Monday, August 1, 2011

Mangaka Review: Sahara Mizu

The author of the series I am currently reading (see banner to the right) is the subject of my review today. Sahara Mizu, also known as Sumomo Yumeka and Sahara Keita depending on the nature of her work, is one of my favorite mangaka out there. Not only does she have beautiful art, but her stories have depth and are thoroughly enjoyable to read.

See? Really nice art!

Before I wax eloquent on what a great mangaka Sahara Mizu is, first I should explain why she has numerous pen names. Sahara Mizu is the name she uses to pen her josei works, Sumomo Yumeka is the name used for shounen ai/yaoi works, and Sahara Keita is used for shoujo works. I've only encountered Sahara Mizu and Sumomo Yumeka as I don't believe there are any scanlated Sahara Keita works floating out in the online manga community. Also, she uses Sahara Mizu and Sumomo Yumeka interchangeably - she's written shounen ai/yaoi as well as josei under both names, so it's not necessarily consistent.

To quickly explain the italicized terms, josei translates to "woman" and refers to a genre of manga that targets older women (20+). The plots and themes are more mature and the characters and romance are more realistic and developed than shojo manga. Shounen ai/yaoi translates to "boy love" and features homosexual romance. Shounen ai is less explicit than yaoi and focuses more on the characters and relationship rather than the sexual aspect.

Anyway, what first attracted me to Sahara Mizu was her art. I randomly saw that there was a manga adaptation of "Voices From a Distant Star" and was really impressed by the cover. Sahara's art is clean and detailed and she has the ability to make her characters look very fluid and natural. Her art definitely lies on the realistic end of the manga art spectrum and it comes off as very elegant and refined. What I also like about her manga is that she chooses interesting layouts for her pages and draws her characters from unconventional perspectives and angles. It's definitely got a different feel from your typical shoujo manga and it's a difference that I enjoy.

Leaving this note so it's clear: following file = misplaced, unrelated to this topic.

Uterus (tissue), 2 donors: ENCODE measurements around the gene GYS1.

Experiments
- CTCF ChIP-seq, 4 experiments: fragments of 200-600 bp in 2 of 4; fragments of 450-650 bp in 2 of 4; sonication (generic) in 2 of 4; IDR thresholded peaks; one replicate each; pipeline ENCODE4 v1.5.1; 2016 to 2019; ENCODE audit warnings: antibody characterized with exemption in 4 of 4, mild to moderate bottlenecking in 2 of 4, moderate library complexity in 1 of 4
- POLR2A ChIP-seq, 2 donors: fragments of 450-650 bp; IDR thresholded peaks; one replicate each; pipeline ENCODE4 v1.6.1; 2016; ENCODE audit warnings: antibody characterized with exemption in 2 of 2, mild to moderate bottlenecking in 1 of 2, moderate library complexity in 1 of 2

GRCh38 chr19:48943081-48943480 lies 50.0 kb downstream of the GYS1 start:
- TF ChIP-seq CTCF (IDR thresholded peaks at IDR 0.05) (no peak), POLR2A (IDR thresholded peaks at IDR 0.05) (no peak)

But the best thing about Sahara Mizu is that she can also deliver a compelling story. These are not necessarily life-changing - a lot of them tend to be oneshots, so the plots are simple and focus only on a few characters. However, they are introspective and thoughtful and often have a twist that sets them apart from the horde of regular oneshots. Her characters and stories tend toward inward musings and philosophical observations, and some of her works require careful reading to understand what she's trying to convey. Like her art style, Sahara's stories are sort of minimalist, so for those of you who want a lot of action and crazy characters, this might not be for you. What I like most about her work is how pure and sweet the character relationships are. The romance is always slightly humorous, but serious, and it is a refreshing change from how most romantic relationships are portrayed and developed in manga.

One of many heartwarming moments
 This is especially true of her shounen ai/yaoi stories. I would actually hesitate to classify her work as yaoi as her works are much more substantive and meaningful than your typical yaoi manga. Most yaoi pays less attention to romantic development and instead focuses more on the sexual aspect, resulting in rather graphic sex scenes between men. However, Sahara makes the emotional connection and the romantic relationship the focus of her works rather than the sex. Her treatment of homosexual relationships is sweet, sensitive, and wonderful to read.
 "Same Cell Organism", one of her shounen-ai works
Currently, I am reading "My Girl," an ongoing series that focuses on a young man, Masamune Kazama, who finds out that he has a daughter after her mother (his ex-lover) passed away. The manga follows Masamune as he decides to raise his daughter, Koharu-chan, and how he learns to be a father. Not only can Sahara do romance well, she is also adept at portraying familial love and creating a compelling story out of a father-daughter relationship.

In conclusion, I highly recommend Sahara Mizu (as well as Sumomo Yumeka and Sahara Keita) for those of you who are looking for something more meaningful in your manga. She is one of the rare mangaka who puts a lot of thought and effort into crafting an interesting story and has the artistic and storytelling chops to execute her vision. If you're looking for something with more action or in the typical shoujo style, however, I advise you to look elsewhere as Sahara's works inspire contemplation and introspection rather than squeals and giggles.

Happy Reading!


PS: Here is a list of a few of my favorite works by her. Click on the titles to go to their scanlations on and!

My Girl
Nanairo Sekai
Kokoro Kikai
Kon no Ki Konoha

PPS: I couldn't find a picture of Sahara Mizu, but here is how she represents herself in her manga - as a cute stick figure.

1 comment:

  1. I felt in love with her art and stories since i read Same Cell Organism. Wonderful review! Congrats